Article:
He never bloody hit this, Bucknor
He never bloody hit this, Bucknor – A Dmitri Old Picture….

I have been to a few, not many, ODIs, and the most memorable, if you will, was the England v New Zealand game at The Oval in 2007. This was the Elliott/Sidebottom game, when Collingwood upheld an appeal, but New Zealand somehow won by one wicket in the last over. It was an exciting game, it was won off the last ball, I believe, and yet….. I’ve never been back to an ODI. Both Sir Peter and I were of the same mind. It was a great game, but it never mattered. It’s almost fandom-lite. You can watch a spectacle, admire it’s good parts, tut-tut at the bad, but you never gave a stuff. Not really.

This is where the fandom gets personal. I watched the Ashes series this summer with a bit more detachment, and thus found it hard to fathom why fans were going so mad over two wins on green tops (I think the Cardiff wicket was fine for both teams, actually, and was a superb win by England). I would have been more delighted if we’d won in UAE as that would take some doing, just as India in 2012, Australia (for all their faults) in 2010-11 and the wins in Pakistan and Sri Lanka 2000-01. And yes, Australia at home in 2005 with that team, which, remember, one tweeter memorably said he’s wished had never happened! All supporters are different.

Care does need to be taken, because ODIs are too frequent, too many played with not enough riding on them, quite often without main stars who are rested. If authorities treat them like this, then why should anyone care? While people go on about tests lacking context, the only context that seems to matter on ODIs is how often can we put them on while keeping grounds nice and full. When you have a billion people across India, with ODI grounds a plenty, that special occasion might be a local thing. In England, the ten or so we put on a year are often tucked on to test series, and seen as the dying embers of a tour.

I come from an era when the county final on the first weekend of September was a massive occasion. Then, when people pointed out that bowling first nearly always won you the game, people found holes in it. The glamour of the occasion died. It’s now a sad, pale imitation of what it once was. Yet that is the format of the game that gets the crowds in at international level! It was failing well before the T20 era, before anyone lays the blame firmly at that door.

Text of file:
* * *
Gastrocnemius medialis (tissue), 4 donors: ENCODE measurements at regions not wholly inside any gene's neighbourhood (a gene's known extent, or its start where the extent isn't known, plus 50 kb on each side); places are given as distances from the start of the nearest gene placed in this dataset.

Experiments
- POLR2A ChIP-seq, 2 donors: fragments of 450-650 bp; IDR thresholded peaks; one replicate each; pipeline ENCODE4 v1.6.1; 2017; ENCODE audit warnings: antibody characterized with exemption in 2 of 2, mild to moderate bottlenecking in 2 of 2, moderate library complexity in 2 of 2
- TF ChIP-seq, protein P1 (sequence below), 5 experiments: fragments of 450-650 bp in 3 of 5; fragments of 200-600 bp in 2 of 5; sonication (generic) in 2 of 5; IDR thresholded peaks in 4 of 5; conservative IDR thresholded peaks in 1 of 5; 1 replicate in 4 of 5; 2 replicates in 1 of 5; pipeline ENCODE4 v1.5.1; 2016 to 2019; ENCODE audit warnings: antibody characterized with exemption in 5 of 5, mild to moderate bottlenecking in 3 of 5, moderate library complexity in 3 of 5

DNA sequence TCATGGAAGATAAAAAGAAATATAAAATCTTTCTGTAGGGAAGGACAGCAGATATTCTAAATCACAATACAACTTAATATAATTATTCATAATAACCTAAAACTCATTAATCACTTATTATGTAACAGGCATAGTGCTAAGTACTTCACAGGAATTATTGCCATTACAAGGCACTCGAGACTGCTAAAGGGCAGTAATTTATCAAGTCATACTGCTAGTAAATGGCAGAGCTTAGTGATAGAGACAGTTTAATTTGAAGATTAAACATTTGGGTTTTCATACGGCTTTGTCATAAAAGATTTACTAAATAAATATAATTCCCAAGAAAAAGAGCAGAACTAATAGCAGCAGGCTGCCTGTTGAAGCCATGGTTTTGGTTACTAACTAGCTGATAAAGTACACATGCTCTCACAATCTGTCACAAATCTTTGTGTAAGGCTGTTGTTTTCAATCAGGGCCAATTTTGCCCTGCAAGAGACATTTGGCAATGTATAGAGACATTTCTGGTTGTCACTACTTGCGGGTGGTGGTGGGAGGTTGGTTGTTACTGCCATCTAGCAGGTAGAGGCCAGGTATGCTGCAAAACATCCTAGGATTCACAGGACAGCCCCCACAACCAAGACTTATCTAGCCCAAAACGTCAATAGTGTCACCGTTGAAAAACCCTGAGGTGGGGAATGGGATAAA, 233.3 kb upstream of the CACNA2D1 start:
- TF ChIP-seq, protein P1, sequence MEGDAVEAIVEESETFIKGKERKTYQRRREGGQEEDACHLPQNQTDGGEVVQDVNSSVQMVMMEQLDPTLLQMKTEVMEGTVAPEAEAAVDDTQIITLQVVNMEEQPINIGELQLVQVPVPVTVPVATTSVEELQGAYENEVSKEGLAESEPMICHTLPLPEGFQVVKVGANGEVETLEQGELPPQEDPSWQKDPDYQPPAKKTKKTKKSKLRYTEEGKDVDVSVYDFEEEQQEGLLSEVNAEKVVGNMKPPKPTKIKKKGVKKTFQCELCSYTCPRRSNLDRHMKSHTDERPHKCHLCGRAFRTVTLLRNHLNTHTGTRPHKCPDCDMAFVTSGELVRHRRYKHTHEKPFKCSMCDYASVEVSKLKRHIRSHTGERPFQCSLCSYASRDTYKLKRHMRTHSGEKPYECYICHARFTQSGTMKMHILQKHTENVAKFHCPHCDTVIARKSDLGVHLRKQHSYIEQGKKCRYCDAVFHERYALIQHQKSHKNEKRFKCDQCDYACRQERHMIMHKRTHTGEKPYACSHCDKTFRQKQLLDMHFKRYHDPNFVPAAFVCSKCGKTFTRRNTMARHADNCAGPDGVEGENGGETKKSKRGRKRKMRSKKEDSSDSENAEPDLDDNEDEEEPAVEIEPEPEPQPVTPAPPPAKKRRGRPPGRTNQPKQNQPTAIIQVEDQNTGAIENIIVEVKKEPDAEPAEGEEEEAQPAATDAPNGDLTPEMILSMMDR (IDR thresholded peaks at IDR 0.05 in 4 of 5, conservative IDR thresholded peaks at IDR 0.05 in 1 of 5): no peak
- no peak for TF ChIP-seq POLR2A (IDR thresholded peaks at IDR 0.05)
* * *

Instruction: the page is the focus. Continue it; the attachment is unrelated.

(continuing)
It’s not just cricket. Millwall, my team, got to the FA Cup Final in 2004. For a fan like me, the win at Old Trafford against Sunderland was a highlight of my supporting life. Never has 45 minutes passed so slowly. We were well beaten in the final, and as we got our buses back to the car parks in Cardiff, a load, and I mean many, Manchester United fans walked past us, almost solemn, almost disinterested. I said to them “cheer up, chaps, you won the FA Cup!” because people of my age saw this as a highlight of any season. One snapped back “We’re supposed to win this sort of competition”. Clearly, in Arsenal’s invincible season, winning the Cup wasn’t enough. It didn’t matter to them. In one instant, the new football was laid bare. I’d denied it was really true, denied it when I went to cup ties and the attendance was shocking, denied it when clubs played reserve teams, but it was true. Something I cared about, didn’t matter. I’ve scarcely cared about the Cup since (I do believe Manchester United have never won the Cup since).

So, to get back to cricket and the ODI priority. Strauss has seen 50 over cricket’s importance diminish over the last 15-20 years, so there’s no domestic base to give a stuff. T20 matters a little, but does it really? You’ve got 14 games a year to play of that. At international level, the series have on context, with players often rested due to crazy schedules. The competition only seems to matter when there are a mass of teams on your shores battling it out, and even then you constrain who can play there. Why make such a fuss over something we don’t seem to give a fuss about? Why prioritise something that the people who watch may never think is a priority? Good luck Andrew.

What do you lot think?